1975: Rolling Stones Perform on NYC’s Fifth Avenue

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There are promotional stunts and then there are Promotional Stunts (in capital letters and boldface type). To plug their upcoming American tour, the Rolling Stones pulled off a doozy on May 1, 1975.

Even in the now-“prehistoric” mid-1970s, before email, social media and digital distribution, most recording acts would have their publicists service a press release and the info would appear in the newspaper the next day. If the artist was really big, it might get a mention on the evening news. The Stones are not “most recording acts.”

The band’s management had invited the media to New York City’s 5th Avenue Hotel at 9th Street, ostensibly to see the Stones announce their Made in the Shade tour which was set to begin June 1 in Baton Rouge, LA.

The stars were in between studio albums and the Stones were releasing Made in the Shade, a compilation LP of tracks from the previous four albums. It’s Only Rock ‘n Roll had been released the previous October. They had recently completed the principal recording for what would be Black and Blue, which would come out nearly a year later in April 1976.

Scott Muni, Program Director and afternoon drive host of New York’s legendary WNEW-FM (“Where Rock Lives”), was in attendance with several other members of the station’s on-air staff, as they prepared a live remote broadcast.

The scene from the street as the flatbed truck turned down Manhattan’s Fifth Avenue

“Ladies and gentlemen, we’re out on the street now, outside the restaurant on Fifth Avenue. This is the surprise… the Stones are coming up right now on a flatbed truck. They’re gonna make an announcement in front of the hotel. It’s raining heavily… And shortly we’ll have an announcement from the Stones themselves and maybe, if I’m looking at the flatbed truck correctly, we’re gonna have some music too and that’s the surprise. They’re gonna play a number live, right here in the middle of Fifth Avenue.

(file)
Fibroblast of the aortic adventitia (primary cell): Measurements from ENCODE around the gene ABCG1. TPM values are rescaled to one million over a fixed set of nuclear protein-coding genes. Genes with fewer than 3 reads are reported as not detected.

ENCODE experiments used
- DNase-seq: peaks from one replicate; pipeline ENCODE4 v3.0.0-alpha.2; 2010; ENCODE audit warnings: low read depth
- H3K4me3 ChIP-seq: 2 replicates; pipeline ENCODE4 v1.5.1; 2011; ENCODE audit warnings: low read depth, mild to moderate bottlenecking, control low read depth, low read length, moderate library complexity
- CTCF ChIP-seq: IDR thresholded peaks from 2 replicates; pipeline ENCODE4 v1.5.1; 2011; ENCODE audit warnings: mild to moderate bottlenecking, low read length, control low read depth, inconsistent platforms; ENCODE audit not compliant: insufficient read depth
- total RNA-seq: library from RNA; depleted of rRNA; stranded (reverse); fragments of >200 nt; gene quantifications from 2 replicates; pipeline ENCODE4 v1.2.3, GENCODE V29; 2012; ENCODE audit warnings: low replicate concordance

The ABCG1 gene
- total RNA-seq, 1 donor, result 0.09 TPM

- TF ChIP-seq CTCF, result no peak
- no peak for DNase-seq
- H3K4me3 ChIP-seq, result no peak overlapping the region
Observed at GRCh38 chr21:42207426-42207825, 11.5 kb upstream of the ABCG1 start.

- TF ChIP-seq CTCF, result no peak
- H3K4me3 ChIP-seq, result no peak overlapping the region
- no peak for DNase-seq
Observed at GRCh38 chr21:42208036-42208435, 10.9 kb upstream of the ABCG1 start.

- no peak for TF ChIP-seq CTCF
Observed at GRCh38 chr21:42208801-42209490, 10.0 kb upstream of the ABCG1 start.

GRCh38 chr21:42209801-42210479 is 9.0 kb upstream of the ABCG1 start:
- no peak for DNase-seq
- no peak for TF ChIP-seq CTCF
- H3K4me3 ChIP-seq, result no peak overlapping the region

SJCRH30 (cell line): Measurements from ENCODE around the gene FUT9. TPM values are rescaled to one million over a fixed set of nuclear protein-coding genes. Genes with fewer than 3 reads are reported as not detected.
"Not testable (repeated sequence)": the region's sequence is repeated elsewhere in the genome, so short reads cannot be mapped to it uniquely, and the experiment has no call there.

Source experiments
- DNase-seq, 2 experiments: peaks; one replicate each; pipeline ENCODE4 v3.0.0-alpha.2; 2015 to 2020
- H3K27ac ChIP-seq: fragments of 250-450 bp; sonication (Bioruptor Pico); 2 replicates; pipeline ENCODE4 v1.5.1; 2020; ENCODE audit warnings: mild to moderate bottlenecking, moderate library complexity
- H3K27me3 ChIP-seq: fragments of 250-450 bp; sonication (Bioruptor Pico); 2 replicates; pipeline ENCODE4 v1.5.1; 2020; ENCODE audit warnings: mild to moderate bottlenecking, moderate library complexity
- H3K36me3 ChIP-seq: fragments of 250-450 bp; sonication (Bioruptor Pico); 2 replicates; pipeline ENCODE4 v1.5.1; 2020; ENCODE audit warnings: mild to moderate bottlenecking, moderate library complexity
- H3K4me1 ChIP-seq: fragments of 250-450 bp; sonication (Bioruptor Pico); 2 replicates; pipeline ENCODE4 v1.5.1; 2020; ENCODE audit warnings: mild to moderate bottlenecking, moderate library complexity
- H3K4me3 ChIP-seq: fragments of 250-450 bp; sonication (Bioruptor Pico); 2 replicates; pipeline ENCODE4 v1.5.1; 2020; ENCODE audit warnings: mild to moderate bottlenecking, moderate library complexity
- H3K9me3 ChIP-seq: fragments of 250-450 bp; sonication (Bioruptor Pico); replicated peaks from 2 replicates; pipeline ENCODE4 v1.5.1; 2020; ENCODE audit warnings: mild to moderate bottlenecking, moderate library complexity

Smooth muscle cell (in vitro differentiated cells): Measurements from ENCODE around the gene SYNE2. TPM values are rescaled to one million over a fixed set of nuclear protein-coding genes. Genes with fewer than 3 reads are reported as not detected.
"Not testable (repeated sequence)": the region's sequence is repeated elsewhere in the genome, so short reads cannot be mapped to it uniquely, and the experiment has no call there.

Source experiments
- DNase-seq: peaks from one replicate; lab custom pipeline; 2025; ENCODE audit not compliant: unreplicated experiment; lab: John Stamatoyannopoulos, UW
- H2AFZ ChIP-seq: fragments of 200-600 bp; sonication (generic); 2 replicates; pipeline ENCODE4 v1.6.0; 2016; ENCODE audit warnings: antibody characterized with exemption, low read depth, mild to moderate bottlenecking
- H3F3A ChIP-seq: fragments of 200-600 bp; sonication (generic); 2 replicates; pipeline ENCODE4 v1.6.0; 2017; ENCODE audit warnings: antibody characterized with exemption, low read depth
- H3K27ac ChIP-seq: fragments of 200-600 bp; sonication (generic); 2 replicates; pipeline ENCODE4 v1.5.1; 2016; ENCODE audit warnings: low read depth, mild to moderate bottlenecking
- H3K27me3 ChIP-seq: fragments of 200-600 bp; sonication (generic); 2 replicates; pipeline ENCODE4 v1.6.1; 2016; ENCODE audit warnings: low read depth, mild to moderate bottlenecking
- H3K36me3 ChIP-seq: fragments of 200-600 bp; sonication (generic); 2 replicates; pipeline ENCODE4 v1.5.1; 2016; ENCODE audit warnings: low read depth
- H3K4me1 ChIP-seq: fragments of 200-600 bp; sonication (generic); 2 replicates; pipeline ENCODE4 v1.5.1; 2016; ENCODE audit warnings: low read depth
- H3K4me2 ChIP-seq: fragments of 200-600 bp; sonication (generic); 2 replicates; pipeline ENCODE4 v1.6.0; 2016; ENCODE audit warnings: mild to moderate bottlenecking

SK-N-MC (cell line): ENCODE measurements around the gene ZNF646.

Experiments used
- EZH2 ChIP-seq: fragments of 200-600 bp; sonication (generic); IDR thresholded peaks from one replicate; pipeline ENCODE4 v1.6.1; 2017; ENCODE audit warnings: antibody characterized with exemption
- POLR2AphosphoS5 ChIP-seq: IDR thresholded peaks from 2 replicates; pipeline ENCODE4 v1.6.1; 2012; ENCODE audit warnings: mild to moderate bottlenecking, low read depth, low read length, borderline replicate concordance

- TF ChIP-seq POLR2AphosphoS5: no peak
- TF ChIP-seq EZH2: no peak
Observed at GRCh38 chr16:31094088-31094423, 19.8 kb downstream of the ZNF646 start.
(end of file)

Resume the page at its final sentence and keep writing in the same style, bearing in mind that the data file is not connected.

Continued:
“We had to do some fast running, if we sound a little out of breath. Here comes the truck now into view. They’re gonna pull up right in front where we are now. There’s Mick Jagger and the Stones… they’re all here. Now you hear the sound; let’s pick it up!”

The Stones then launch into “Brown Sugar.”

The Rolling Stones performing “Brown Sugar” on NYC’s Fifth Avenue, May 1, 1975. (Photo: John Kalodner/Atlantic Records Archives; used with permission)

As the band are finishing, Muni says: “Alright, the truck is pulling away. And we’re being crushed… literally crushed. Mick Jagger has just thrown out the announcements of the tour.”

The tour and upcoming album would mark Ronnie Wood’s Stones debut.

Muni: “Did you notice who the new member was? I think it’s most significant.” Fellow ‘NEW DJ Dave Herman says: “Billy Preston was sitting there.” Muni interrupts: “But Ron Wood was on guitar with Jagger so the rumors and the things we’ve been reading, some of them semi-official of Wood doing the tour are true, obviously, or he wouldn’t have been on the truck.

“I hope you could feel some of the excitement that was in the air here. We literally were crushed. At this time of day, you know there’s gonna be a backup of traffic as there already is but what a sensational premiere announcement.”

There was no formal press conference. The promotional stunt had more than served its purpose. Looking back, longtime Atlantic Records exec Bob Kaus, now with the Warner Music Group, was in attendance as a music industry journalist: “We were invited to attend a press conference. The performance was a total surprise.”

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Years later, Wood notes: “The first gig I played with the Rolling Stones was on my birthday, June 1st. I had a sea of thoughts going through my head, along with all the songs I had to learn.”

Related: They’re still at it; the Stones are touring Europe this fall

Mick Jagger reveals who came up with the stunt. “I think it was actually Charlie’s idea. Jazz, in the old days in Harlem… they used to do promotions for their gigs on flatbed trucks. Every time we try to do a piece of promotion now, we always refer back to that as the best one.”

Greg Brodsky

Greg Brodsky

Best Classic Bands Founder/CEO Greg Brodsky earned his first professional bylines as a reporter for the music trade weekly Record World. He still has all his vinyl albums and enjoys going to flea markets and garage sales to grow his collection.
Greg Brodsky
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